So, Penn Vet’s curriculum redesign team started at the end and looked to the AAVMC CBVE framework’s nine domains of competency. To be practice ready after four years, Penn Vet students would need to exhibit competency in clinical reasoning and decision-making, individual animal care and management, animal population care and management, public health, communication, collaboration, professionalism and professional identity, financial and practice management, and scholarship.
From there, the group restructured, integrated, and streamlined material from the old curriculum into a format designed to maximize long-term retention of core material. At the same time, they incorporated new courses, teaching techniques, and technology to prepare students for all facets of veterinary medicine.
Learning, Block by Block
When Massey started last fall, her schedule looked very different than a year earlier.
Instead of individual classes on subjects like gross anatomy, neurosciences, and physiology, years one and two are now organized into blocks focused
on biological processes: Movement & Support; Digestion & Metabolism; Circulation & Respiration; Elimination & Detoxification; Defense & Barriers; Cognition, Senses & Response; and Reproduction & Development.
“We’re still giving didactic lectures with excellent information, but the content has been trimmed to core knowledge based on the backward design process,” said Durham. “This enables us to offer more labs, hands-on experiences, and asynchronous and group activities with clinical case integration. Students spend roughly the same amount of time learning every week, but the active learning opportunities give the sense of a lightened schedule, which we hope translates into better wellbeing.”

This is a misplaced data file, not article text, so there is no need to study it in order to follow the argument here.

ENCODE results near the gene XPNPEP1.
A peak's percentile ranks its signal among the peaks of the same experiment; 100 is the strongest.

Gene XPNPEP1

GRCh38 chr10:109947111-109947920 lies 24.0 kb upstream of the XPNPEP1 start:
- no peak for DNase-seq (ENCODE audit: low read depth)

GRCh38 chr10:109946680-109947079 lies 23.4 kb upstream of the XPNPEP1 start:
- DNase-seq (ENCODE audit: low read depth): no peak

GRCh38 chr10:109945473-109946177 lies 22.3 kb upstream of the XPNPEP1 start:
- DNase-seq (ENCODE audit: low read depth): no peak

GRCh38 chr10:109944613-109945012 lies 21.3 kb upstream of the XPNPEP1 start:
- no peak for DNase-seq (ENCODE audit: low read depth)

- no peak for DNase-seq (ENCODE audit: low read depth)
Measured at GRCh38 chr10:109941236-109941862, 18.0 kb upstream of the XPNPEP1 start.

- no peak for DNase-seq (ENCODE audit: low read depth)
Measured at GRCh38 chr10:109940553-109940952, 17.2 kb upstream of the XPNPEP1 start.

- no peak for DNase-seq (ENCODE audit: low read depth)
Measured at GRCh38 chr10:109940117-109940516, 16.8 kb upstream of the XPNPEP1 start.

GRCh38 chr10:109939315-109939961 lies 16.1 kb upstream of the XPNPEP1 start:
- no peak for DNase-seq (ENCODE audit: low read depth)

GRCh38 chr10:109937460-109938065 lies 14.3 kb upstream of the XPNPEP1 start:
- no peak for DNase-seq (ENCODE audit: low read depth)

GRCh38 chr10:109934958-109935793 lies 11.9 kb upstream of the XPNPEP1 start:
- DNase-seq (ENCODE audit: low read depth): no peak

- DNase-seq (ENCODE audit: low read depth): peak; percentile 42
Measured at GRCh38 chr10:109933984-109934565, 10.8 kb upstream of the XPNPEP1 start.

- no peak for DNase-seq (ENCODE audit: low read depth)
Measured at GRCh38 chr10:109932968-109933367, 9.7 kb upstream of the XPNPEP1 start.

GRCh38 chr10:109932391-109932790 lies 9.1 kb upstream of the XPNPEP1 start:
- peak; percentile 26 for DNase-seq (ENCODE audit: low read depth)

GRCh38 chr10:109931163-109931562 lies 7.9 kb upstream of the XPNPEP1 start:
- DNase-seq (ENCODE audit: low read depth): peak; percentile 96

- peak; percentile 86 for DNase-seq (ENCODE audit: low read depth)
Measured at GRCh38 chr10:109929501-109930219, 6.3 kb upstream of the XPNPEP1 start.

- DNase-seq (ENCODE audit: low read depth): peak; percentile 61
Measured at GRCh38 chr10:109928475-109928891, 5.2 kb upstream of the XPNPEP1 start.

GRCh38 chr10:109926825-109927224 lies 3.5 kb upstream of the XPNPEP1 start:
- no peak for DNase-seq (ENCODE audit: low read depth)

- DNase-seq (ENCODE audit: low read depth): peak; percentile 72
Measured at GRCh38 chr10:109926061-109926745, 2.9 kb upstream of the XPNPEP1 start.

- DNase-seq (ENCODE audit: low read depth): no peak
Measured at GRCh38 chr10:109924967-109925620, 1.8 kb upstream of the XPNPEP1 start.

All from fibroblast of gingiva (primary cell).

In year one, students learn about Animals in Health, delving into the form and function of healthy animals. Year two will build on this, presenting the same blocks through the lens of Animals in Disease, looking at prevention, diagnosis, and treatment.
“This holistic approach toward each animal system is powerful,” said Dr. Elizabeth Woodward, clinical associate professor, Biomedical Sciences. “They learn the anatomical terminology of a particular system, as well as the histology and physiology that go along with it, and the interconnection between all of these. It’s really helping students understand how an entire system works. The old curriculum was more limiting because it taught anatomy, histology, and physiology in isolation of each other.”
When they launch in 2025 and 2026, the clinical blocks in years three and four, respectively, will be organized in three-week segments, during which students work in the clinics with faculty. Interspersed throughout are elective classroom and lab blocks that let students explore areas of interest.
At the beginning of each semester, students receive a foundational toolkit with background about material covered in upcoming blocks. And at the end of each semester, a capstone period provides them with an opportunity to apply and integrate information learned in preceding blocks.